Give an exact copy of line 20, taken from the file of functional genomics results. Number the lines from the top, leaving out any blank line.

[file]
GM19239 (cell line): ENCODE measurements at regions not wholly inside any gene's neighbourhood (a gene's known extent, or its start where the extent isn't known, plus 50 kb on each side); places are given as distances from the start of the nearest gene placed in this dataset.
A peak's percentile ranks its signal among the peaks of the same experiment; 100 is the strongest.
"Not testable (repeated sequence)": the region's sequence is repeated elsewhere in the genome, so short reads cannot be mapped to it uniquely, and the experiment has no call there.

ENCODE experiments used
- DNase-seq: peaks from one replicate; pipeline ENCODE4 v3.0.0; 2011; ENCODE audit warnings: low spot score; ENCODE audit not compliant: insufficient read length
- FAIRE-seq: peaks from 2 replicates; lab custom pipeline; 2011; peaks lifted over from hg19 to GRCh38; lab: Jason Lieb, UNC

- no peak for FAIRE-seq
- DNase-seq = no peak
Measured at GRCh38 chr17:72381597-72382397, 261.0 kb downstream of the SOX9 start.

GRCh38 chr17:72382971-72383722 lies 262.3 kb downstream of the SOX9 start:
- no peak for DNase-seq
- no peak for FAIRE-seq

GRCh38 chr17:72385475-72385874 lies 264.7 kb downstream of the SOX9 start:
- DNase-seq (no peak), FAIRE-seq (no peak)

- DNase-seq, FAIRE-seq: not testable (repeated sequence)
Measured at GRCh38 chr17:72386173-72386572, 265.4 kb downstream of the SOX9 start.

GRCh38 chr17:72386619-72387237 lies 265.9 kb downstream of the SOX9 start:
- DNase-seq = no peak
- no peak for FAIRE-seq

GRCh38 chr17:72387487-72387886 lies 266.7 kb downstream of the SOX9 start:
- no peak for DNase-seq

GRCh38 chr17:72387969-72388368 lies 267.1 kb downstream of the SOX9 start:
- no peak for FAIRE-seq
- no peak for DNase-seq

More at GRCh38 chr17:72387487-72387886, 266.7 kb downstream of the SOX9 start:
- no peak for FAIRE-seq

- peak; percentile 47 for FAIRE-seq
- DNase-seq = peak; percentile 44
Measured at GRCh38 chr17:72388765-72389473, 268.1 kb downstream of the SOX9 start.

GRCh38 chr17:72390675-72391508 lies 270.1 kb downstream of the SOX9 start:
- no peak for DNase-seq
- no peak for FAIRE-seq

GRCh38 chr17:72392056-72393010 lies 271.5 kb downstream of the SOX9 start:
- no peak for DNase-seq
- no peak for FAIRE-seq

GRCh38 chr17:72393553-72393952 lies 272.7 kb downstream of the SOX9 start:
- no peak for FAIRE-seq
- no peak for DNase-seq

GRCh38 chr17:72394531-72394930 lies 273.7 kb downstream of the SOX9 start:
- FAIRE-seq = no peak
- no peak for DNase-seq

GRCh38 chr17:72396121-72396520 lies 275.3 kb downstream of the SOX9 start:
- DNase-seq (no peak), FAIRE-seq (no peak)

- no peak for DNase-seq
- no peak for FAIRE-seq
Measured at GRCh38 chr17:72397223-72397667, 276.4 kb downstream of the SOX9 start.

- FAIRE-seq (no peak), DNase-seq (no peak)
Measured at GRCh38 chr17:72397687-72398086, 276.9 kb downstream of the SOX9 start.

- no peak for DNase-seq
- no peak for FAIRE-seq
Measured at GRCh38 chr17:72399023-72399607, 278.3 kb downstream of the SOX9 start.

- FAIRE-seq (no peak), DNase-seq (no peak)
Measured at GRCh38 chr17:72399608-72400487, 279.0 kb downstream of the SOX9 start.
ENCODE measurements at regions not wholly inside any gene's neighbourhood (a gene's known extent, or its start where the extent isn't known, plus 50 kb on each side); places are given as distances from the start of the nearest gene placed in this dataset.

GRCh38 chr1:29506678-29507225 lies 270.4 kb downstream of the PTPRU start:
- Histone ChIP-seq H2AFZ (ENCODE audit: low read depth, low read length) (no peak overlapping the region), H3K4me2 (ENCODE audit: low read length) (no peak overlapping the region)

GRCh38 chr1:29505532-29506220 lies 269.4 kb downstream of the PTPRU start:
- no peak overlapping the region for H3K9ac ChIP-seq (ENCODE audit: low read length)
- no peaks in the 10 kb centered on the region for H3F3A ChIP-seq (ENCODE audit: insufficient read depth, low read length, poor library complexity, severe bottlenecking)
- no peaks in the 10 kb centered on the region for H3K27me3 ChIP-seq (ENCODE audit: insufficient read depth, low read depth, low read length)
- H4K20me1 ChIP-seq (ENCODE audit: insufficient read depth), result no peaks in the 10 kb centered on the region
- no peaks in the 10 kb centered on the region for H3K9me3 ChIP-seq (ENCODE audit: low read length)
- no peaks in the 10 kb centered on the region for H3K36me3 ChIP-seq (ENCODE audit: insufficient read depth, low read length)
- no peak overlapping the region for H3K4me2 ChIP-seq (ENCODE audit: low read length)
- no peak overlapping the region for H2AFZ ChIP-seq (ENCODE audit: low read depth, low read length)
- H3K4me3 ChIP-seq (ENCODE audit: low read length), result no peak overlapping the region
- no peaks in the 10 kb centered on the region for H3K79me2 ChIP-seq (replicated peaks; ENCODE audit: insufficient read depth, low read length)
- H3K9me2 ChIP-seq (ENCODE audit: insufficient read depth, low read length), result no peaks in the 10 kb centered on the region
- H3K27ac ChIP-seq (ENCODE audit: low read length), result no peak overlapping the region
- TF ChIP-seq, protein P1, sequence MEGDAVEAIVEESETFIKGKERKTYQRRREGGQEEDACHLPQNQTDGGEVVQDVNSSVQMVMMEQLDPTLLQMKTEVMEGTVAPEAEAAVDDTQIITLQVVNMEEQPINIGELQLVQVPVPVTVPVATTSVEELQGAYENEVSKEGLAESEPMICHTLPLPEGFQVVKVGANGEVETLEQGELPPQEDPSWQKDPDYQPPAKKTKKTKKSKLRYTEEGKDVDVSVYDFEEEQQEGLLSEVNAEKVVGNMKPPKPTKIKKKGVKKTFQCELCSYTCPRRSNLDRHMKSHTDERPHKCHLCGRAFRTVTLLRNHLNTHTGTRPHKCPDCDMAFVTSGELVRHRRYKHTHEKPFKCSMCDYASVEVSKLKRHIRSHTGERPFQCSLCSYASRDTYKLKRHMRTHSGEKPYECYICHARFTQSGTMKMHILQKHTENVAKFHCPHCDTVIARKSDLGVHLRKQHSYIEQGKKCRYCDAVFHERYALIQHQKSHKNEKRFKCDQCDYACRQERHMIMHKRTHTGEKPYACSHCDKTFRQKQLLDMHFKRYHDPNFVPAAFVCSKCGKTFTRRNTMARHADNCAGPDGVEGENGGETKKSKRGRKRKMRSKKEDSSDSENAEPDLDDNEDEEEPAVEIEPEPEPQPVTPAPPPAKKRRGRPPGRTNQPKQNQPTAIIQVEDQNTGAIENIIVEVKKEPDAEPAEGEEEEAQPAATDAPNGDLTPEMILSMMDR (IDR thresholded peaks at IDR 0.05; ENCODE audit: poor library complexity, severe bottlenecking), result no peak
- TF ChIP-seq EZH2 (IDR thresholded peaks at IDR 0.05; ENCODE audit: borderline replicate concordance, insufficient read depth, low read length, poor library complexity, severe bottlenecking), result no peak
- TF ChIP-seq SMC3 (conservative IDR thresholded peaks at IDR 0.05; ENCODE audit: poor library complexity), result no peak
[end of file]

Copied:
GRCh38 chr17:72387487-72387886 lies 266.7 kb downstream of the SOX9 start: